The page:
Comfort food, I observed.

Mmm-hmm, agreed the obscure hungover-looking character in the corner.

Not something I’m particularly fond of.

Mulligatawny recipeMe neither, said “John”, I just got a figary to do it, but anyway, last week I made kedgeree.

Kedgeree?  I was taken aback.   How very Raj of you.  But as it happens, I’ve found smoked fish to be a wonderful cure for hangovers.  There was a time, many years ago when we used to have all-night house-parties, and I always found that the perfect breakfast was a kipper and a bottle of Guinness.

Precisely, agreed “John”.  That kedgeree knocked my hangover for six, old chap, and then I bagged an elephant.  Kedgeree for tiffin.  Can’t beat it, old boy.

You’ve got me thinking, I told him.  Here’s a thing I haven’t had in yonks.  Mulligatawny.  I first had it in an East End restaurant run by a Bangladeshi wallah years and years back, and damn tasty it was too.   Maybe I’ll revive the old Bock recipe series and see how it goes.

Splendid! said “John”, brandishing a buffalo gun.  Tally-ho!


So here we go.

My ad-hoc Mulligatawny based on whatever I happened to have in the kitchen.

Now, here’s the thing about most recipes: you really can’t go wrong even if you don’t have all the stuff  because there’s no such thing as right and wrong ingredients.  In my case, the first Mulligatawny I ever had, back in the East End of London, had a strong lemon character to it and that’s what I continued to expect over the years, but another man’s recipe might be completely different and that’s fine too.  We make it up as we go along, based on what we have.

For this, you’ll need some spices.  Cumin seed, haldi, cracked peppercorns and plain old curry powder.  I prefer hot but you might like it milder.  That’s fine. It’s up to you.  As a matter of fact, I might even toss in a load of hot chilli as well just to liven it up, but that’s me.  Live and let live.

Mulligatawny recipe 003

The next thing you’ll need is some onions, some carrots and a few garlic cloves.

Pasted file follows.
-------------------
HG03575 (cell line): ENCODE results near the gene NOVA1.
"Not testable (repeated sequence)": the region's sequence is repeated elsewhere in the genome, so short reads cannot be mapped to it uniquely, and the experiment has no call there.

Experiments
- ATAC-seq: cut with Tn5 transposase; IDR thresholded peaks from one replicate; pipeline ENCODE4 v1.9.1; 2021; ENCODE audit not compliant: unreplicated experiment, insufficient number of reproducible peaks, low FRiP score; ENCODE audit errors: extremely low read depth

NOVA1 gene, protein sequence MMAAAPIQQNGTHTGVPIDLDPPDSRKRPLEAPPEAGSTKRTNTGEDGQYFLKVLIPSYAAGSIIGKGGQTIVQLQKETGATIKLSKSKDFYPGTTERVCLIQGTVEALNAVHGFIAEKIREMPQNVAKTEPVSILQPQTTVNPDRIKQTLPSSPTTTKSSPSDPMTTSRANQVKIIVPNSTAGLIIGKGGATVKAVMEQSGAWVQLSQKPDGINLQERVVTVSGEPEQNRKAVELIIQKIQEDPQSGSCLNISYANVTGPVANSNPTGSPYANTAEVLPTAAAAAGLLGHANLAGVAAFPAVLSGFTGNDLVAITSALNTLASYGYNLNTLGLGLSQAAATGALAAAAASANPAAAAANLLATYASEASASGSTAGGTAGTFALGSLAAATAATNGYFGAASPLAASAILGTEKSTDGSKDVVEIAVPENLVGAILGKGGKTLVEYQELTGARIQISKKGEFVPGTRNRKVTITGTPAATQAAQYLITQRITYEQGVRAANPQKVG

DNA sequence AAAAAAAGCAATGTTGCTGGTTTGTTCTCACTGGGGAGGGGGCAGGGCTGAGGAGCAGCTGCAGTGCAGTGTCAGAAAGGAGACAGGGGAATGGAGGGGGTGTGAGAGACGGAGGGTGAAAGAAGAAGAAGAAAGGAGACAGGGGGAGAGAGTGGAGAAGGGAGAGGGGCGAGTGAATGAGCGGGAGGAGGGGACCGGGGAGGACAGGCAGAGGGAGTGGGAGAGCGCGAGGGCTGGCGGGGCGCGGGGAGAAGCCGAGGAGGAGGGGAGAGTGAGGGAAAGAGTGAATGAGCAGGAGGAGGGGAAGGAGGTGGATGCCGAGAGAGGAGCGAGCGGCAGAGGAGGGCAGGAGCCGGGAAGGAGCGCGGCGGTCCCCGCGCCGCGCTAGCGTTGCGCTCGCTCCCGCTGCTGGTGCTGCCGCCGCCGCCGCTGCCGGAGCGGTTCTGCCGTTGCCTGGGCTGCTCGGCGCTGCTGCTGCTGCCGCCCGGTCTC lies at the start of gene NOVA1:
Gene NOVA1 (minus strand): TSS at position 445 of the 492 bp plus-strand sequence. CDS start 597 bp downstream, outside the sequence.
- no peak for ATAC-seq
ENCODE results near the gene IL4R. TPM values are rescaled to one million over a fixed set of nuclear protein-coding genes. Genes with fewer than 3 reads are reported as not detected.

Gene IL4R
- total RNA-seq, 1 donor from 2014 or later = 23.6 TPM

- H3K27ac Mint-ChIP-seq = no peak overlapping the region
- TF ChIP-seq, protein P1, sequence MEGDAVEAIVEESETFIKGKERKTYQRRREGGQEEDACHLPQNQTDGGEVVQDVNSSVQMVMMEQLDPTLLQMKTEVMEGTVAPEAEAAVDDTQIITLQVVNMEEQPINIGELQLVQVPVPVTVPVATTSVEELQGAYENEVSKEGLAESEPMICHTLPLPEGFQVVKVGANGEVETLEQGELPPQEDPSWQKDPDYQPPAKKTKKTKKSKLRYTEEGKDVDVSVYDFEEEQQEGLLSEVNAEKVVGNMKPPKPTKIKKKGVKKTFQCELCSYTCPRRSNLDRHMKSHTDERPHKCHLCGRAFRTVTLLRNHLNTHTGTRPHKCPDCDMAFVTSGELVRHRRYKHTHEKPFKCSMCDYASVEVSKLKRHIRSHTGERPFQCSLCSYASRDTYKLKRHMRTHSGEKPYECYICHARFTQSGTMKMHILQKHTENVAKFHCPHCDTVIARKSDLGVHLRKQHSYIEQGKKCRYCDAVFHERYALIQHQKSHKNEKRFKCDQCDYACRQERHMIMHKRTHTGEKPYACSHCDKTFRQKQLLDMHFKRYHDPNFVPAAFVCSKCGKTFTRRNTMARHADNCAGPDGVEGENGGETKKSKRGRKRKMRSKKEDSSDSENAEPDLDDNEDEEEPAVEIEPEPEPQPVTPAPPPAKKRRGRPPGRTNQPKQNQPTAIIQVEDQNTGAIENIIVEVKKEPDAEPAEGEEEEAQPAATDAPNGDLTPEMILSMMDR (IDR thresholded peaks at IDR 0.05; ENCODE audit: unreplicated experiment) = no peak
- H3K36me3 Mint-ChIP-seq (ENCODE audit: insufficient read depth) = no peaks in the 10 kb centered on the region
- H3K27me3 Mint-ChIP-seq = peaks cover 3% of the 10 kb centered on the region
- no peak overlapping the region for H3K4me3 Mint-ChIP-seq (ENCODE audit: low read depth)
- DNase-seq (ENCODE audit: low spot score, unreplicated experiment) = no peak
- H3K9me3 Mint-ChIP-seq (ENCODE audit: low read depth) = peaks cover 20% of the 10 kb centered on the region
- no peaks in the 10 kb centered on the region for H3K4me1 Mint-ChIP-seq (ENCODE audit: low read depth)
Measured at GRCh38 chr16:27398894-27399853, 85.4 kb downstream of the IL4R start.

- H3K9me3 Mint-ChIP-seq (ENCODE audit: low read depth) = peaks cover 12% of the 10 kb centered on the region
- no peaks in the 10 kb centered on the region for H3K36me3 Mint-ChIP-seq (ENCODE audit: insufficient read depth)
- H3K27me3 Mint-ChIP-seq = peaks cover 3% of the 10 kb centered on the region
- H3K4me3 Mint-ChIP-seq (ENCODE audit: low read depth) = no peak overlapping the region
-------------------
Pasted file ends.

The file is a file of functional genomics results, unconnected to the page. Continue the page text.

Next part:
Mulligatawny recipe 005


Mulligatawny recipe 006


Mulligatawny recipe 004

Now.  When you have these all chopped up, you should fry them in clarified butter, although to be honest, unclarified butter is fine too as long as you don’t make it too hot and burn it.

Mulligatawny recipe 007

Fry them away gently until they’re soft, and at the same time, put on a pot of rice.  I prefer brown, but white is fine.  When we’re finished, we’ll mix the rice in with the sauce (or we might not, as I’ll explain in a little while).

When the onions, carrots and garlic are soft, you should toss in your spices and some flour to thicken things up.  Stir the whole lot around to get it well mixed.

Mulligatawny recipe 010

Mulligatawny recipe 011

Now add some chicken stock and cook it all up until it thickens.  Let it cook away for a good while.

Mulligatawny recipe 013

Now you can chop up your chicken and cook it in some clarified butter.

Mulligatawny recipe 009

When you think the sauce is well cooked, throw in some natural yoghurt.  Some people use coconut milk, but I haven’t tried that so I don’t know what it would taste like.  I must  try it next time.  Other people throw in a couple of chopped Granny Smith apples, which sounds interesting.  Nothing like a bit of variety.